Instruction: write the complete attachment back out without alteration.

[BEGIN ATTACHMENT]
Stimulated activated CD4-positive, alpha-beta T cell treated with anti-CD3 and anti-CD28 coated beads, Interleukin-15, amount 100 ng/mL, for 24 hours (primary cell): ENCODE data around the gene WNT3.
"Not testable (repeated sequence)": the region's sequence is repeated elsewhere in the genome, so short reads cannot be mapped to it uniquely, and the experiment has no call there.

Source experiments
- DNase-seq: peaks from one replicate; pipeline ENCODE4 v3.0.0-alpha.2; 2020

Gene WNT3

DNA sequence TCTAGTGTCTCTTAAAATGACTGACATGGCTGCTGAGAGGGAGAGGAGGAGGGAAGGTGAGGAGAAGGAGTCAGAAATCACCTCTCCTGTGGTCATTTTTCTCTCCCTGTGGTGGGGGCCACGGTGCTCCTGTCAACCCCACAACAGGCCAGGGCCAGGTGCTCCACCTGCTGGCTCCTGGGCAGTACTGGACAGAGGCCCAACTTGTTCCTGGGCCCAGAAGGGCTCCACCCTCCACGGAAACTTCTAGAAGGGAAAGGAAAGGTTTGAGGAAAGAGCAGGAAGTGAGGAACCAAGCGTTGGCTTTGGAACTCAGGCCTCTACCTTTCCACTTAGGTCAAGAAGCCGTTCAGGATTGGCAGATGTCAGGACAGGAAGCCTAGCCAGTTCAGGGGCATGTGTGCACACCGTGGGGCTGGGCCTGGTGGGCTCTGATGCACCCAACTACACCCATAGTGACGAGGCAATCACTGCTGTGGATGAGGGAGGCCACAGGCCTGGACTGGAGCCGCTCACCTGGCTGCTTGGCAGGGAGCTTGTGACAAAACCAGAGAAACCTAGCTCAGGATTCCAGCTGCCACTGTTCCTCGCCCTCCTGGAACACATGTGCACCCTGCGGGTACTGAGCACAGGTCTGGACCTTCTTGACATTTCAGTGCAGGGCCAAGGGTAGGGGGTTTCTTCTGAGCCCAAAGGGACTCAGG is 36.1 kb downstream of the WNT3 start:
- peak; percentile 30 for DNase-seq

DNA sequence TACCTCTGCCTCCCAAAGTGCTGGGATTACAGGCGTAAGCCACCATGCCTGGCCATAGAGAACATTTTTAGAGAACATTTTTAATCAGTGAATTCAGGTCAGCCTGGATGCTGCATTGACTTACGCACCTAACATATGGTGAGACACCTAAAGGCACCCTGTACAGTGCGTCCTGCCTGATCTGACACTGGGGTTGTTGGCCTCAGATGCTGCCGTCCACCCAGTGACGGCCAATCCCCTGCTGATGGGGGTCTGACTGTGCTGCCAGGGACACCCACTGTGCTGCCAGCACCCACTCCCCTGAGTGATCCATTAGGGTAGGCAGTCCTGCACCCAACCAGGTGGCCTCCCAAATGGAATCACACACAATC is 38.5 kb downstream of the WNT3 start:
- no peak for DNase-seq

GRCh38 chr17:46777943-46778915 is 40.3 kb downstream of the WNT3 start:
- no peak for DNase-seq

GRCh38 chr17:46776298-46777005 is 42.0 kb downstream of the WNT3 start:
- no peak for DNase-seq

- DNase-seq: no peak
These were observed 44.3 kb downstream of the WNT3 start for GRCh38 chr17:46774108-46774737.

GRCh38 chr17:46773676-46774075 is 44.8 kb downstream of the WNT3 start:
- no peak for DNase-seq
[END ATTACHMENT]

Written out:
Stimulated activated CD4-positive, alpha-beta T cell treated with anti-CD3 and anti-CD28 coated beads, Interleukin-15, amount 100 ng/mL, for 24 hours (primary cell): ENCODE data around the gene WNT3.
"Not testable (repeated sequence)": the region's sequence is repeated elsewhere in the genome, so short reads cannot be mapped to it uniquely, and the experiment has no call there.

Source experiments
- DNase-seq: peaks from one replicate; pipeline ENCODE4 v3.0.0-alpha.2; 2020

Gene WNT3

DNA sequence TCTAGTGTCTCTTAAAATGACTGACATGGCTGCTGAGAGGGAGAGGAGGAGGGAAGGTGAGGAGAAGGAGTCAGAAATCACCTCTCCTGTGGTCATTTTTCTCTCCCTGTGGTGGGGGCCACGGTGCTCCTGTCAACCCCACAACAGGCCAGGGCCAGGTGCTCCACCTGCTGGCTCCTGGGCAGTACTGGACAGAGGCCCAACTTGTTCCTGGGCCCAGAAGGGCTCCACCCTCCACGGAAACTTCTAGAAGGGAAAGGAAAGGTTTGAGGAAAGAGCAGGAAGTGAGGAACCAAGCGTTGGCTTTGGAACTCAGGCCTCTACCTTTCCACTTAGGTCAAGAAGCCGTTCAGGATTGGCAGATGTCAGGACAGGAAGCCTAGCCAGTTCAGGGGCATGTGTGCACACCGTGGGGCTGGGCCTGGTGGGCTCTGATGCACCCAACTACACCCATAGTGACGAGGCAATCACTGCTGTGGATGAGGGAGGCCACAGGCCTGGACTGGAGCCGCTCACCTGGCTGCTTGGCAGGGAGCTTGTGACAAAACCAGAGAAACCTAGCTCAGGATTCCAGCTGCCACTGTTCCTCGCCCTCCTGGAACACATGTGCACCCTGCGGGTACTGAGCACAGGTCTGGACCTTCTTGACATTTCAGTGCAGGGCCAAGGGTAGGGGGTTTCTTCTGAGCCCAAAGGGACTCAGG is 36.1 kb downstream of the WNT3 start:
- peak; percentile 30 for DNase-seq

DNA sequence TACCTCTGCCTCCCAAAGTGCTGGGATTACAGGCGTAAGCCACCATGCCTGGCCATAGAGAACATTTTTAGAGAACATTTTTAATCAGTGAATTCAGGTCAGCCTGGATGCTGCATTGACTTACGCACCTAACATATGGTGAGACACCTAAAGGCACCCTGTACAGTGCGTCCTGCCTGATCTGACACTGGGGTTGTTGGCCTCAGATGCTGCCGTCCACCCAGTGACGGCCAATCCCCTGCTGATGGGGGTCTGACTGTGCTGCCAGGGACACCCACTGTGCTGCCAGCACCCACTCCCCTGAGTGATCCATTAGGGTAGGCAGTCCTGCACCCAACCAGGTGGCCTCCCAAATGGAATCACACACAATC is 38.5 kb downstream of the WNT3 start:
- no peak for DNase-seq

GRCh38 chr17:46777943-46778915 is 40.3 kb downstream of the WNT3 start:
- no peak for DNase-seq

GRCh38 chr17:46776298-46777005 is 42.0 kb downstream of the WNT3 start:
- no peak for DNase-seq

- DNase-seq: no peak
These were observed 44.3 kb downstream of the WNT3 start for GRCh38 chr17:46774108-46774737.

GRCh38 chr17:46773676-46774075 is 44.8 kb downstream of the WNT3 start:
- no peak for DNase-seq